set the costs. • All children ages 11 to 18 should be protected against meningitis, a deadly bacterial infection that’s spread easily in close living quarters. If teens are going to boarding school, college or the military, do not delay giving them the vaccine. • Every year, more than 200,000 Americans are hospitalized because of the flu and its complications, and 36,000 die. An annual influenza vaccine is an important part of protecting your children. Health authorities including the AAP and the Centers for Disease Control and Prevention recommend annual flu vaccine for everyone starting at 6 months of age. Your children’s health plays an important role in their academic success. Make sure you take steps to keep him or her safe from life-threatening dangers and prepare for a healthy school year.

Visit us online at

Come Celebrate with Us!

4 Year Anniversary Sale!

Saturday, July 28th RECEIVE

15%, 20% or 40% OFF ONE ITEM

Register for FREE merchandise and gift cards!

Proudly offers... • Leotards and Dancewear for all ages • Gymnastic Leotards • Dance Shoes • Dance Bags • Accessories

& of Course... TuTu’s

Now located in Franklin Square 9700 Kingston Pike



The Sock Shop... FOR


et y Outl Factor d At: Locate




712 N Main St Sweetwater, TN 37874 (423) 337-9203



2013 Honda Odyssey Touring


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School Calendar

Knox County Schools

p i l C &e v a S

March 13

February 4-8 February 5 February 18

January 8 January 21

January 7

(Wednesday) End First 9-week Grading Period (Third 9-week Grading Period) (Tuesday) ACT (State Wide) (Monday-Thursday) SPRING BREAK (Friday) Good Friday – Holiday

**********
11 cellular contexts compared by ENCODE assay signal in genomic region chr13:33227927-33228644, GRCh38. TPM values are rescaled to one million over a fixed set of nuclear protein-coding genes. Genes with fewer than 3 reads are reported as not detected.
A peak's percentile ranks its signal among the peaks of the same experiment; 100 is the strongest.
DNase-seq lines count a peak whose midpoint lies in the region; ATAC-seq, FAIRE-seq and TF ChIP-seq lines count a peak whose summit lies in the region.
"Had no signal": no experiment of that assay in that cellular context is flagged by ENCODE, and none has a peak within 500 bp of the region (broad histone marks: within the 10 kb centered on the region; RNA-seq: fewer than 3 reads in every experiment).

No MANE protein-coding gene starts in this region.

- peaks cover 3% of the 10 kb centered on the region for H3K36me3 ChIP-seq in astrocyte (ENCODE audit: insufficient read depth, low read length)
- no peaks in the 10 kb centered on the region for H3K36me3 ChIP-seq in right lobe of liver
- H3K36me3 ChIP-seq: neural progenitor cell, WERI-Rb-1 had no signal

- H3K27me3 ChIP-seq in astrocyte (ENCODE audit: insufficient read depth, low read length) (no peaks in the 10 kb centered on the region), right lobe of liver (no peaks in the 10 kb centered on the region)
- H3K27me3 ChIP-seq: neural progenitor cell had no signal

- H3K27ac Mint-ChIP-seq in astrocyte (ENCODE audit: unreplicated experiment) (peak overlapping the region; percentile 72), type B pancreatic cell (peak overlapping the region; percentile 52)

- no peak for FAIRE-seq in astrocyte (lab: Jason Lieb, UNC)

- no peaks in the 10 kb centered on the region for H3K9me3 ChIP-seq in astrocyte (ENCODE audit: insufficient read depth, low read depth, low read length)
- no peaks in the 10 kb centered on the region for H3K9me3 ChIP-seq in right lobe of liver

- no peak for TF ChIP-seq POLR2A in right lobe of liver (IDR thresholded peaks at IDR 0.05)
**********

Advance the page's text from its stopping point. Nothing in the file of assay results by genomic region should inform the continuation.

(Monday-Friday) Writing Assessment (Tuesday) End 4 1/2-weeks Grading Period (Monday) System-wide Staff Development Day – K-5 In-School/6-12 System-wide (Student Holiday); President’s Day


(Monday) Inservice Day – First Day for Teachers (Student Holiday) (Tuesday) First Day for Students (Monday) Martin Luther King, Jr. Day – HOLIDAY Schools, Central Office Closed


May 23 May 24

May 7-9 May 10 May 15-18 May 22

April 1 April 18 April 23-30


November 6 (Tuesday Inservice Day – Election Day (Student Holiday) March 19 March 25-28 November 20 (Tuesday) End 4 1/2-weeks Grading Period March 29 November 21-23 (Wednesday-Friday) Thanksgiving Holidays


(Wednesday) End First 9-week Grading Period (Thursday & Friday) FALL BREAK

October 17 October 18-19


(Monday) LABOR DAY – Holiday (Tuesday) End 4 1/2-weeks Grading Period (Monday) Constitution Day (Students In School) (Friday) Staff Development Day – K-5 In-School/612 System-wide (Student Holiday)


(Tuesday) First Day for Teachers – Inservice Day (Wednesday) Administrative Day (Teacher Work Day) (Thursday) System-wide Staff Development Day (Friday) Inservice Day (In-School) (Monday) Administrative Day (Teacher Work Day) (Tuesday) First Day for Students (1/2 day for students) School Times


September 3 September 11 September 17 September 21

August 7 August 8 August 9 August 10 August 13 August 14

DECEMBER (Tuesday-Thursday) AYP/EOC Tests (Friday) AYP/EOC Tests Make-up Day (Friday) End Second 9-week Grading Period (1/2 day for students) December 24 – January 4 (10 days) WINTER HOLIDAYS

December 4-6 December 7 December 21

(Tuesday-Thursday) AYP/EOC Tests (Friday) AYP/EOC Tests Make-up Day (Wednesday-Saturday) High School Graduation (Wednesday) Last Day for Students (1/2 day for students) End Second 9-week Grading Period (Fourth 9-week Grading Period) (Thursday) Administrative Day (Teacher Work Day) (Friday) Administrative Day (Teacher Work Day) – Last Day for Teachers


(Monday) Holiday (Thursday) End 4 1/2-weeks Grading Period (6 days) Achievement Tests


West Side Honda SM


West Side Honda Parkside Auto Drive